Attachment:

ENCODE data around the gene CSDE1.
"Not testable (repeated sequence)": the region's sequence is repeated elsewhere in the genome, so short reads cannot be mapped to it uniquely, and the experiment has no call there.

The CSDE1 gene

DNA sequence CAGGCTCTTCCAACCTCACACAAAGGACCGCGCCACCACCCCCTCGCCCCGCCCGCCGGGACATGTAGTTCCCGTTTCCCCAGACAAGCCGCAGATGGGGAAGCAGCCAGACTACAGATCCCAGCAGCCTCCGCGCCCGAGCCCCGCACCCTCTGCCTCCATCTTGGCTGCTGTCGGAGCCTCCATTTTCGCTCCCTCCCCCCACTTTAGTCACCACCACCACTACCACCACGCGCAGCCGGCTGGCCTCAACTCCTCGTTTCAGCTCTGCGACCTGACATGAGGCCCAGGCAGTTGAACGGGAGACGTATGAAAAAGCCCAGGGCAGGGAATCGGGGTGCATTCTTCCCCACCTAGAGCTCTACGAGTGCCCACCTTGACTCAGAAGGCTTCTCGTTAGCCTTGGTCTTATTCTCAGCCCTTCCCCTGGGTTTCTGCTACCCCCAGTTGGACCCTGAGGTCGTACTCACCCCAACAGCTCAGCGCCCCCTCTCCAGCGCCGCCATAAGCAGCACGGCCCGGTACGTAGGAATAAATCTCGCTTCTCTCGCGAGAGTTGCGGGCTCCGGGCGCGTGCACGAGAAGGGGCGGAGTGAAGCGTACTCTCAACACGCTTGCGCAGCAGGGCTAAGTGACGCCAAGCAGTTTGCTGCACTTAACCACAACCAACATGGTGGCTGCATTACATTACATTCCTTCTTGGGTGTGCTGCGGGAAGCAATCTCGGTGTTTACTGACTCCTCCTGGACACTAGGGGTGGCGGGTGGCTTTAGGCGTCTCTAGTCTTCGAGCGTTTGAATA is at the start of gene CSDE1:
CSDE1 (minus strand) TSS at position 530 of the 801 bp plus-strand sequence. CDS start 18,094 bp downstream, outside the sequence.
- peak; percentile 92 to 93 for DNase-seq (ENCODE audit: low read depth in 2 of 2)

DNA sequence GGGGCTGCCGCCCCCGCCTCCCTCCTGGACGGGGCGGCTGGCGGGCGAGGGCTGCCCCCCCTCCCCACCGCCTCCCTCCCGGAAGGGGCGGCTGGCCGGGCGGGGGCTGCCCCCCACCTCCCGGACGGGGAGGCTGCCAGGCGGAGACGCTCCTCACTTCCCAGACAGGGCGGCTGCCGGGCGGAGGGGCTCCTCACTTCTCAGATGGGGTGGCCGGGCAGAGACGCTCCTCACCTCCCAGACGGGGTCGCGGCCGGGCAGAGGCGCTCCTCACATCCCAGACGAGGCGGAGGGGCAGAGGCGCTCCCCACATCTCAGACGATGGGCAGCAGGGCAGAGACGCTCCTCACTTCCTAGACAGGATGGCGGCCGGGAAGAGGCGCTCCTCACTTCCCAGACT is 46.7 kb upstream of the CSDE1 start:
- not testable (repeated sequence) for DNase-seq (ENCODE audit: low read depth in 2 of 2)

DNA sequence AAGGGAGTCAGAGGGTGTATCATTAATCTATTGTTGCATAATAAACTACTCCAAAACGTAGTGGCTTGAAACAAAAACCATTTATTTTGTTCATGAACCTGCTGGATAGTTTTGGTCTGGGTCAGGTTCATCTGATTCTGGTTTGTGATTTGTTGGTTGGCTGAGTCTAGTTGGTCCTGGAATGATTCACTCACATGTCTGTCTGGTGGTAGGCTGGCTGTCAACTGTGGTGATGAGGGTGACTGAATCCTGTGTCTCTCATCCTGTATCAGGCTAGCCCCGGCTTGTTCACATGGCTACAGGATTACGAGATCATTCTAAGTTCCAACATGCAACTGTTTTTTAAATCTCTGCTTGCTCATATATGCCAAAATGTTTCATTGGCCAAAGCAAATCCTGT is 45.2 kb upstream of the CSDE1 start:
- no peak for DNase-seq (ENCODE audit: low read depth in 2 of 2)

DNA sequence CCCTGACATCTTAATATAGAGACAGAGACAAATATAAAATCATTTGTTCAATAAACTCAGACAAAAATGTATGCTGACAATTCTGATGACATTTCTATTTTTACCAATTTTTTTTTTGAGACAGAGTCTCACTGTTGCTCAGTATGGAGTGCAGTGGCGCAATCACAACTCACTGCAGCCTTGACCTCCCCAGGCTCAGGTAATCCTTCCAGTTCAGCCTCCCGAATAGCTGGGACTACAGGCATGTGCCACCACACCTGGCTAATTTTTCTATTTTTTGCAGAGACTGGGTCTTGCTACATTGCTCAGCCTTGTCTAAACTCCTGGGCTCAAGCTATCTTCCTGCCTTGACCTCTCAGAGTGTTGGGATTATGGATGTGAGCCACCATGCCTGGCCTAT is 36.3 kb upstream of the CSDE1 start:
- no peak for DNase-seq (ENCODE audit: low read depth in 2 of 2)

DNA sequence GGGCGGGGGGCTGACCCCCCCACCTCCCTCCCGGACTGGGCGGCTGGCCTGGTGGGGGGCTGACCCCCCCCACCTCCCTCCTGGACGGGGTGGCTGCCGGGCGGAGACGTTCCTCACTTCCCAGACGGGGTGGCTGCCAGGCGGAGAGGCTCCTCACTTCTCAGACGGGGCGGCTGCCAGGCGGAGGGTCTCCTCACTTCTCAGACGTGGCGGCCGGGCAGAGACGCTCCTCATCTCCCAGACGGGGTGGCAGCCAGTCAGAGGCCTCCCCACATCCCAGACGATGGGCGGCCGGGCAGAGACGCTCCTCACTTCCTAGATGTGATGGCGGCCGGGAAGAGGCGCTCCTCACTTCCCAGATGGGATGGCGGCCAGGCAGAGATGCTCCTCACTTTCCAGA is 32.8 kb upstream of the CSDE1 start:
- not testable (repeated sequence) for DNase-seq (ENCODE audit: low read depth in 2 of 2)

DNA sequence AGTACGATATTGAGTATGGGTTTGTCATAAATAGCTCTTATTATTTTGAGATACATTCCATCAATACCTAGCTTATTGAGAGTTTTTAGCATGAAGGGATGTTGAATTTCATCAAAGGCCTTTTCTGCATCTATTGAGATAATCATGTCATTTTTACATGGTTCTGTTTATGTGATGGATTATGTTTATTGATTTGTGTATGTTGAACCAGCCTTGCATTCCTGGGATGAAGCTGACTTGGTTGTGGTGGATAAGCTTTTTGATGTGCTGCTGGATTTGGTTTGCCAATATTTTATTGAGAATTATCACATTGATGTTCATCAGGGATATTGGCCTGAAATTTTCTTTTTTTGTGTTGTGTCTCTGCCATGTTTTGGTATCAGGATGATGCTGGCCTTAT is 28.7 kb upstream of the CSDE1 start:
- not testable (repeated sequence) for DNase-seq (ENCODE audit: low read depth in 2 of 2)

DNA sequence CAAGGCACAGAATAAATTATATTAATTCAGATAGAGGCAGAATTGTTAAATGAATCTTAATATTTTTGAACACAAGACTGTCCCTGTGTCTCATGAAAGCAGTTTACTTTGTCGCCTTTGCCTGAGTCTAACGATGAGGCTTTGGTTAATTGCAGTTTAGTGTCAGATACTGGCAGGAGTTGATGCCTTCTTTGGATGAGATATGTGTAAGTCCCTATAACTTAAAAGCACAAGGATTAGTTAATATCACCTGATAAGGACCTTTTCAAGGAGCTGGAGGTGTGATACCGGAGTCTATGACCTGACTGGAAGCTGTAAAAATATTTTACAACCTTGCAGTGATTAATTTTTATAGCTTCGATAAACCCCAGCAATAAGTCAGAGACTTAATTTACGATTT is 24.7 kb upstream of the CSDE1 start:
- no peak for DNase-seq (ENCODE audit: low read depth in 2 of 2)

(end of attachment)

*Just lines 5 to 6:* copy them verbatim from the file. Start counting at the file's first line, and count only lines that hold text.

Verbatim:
CSDE1 (minus strand) TSS at position 530 of the 801 bp plus-strand sequence. CDS start 18,094 bp downstream, outside the sequence.
- peak; percentile 92 to 93 for DNase-seq (ENCODE audit: low read depth in 2 of 2)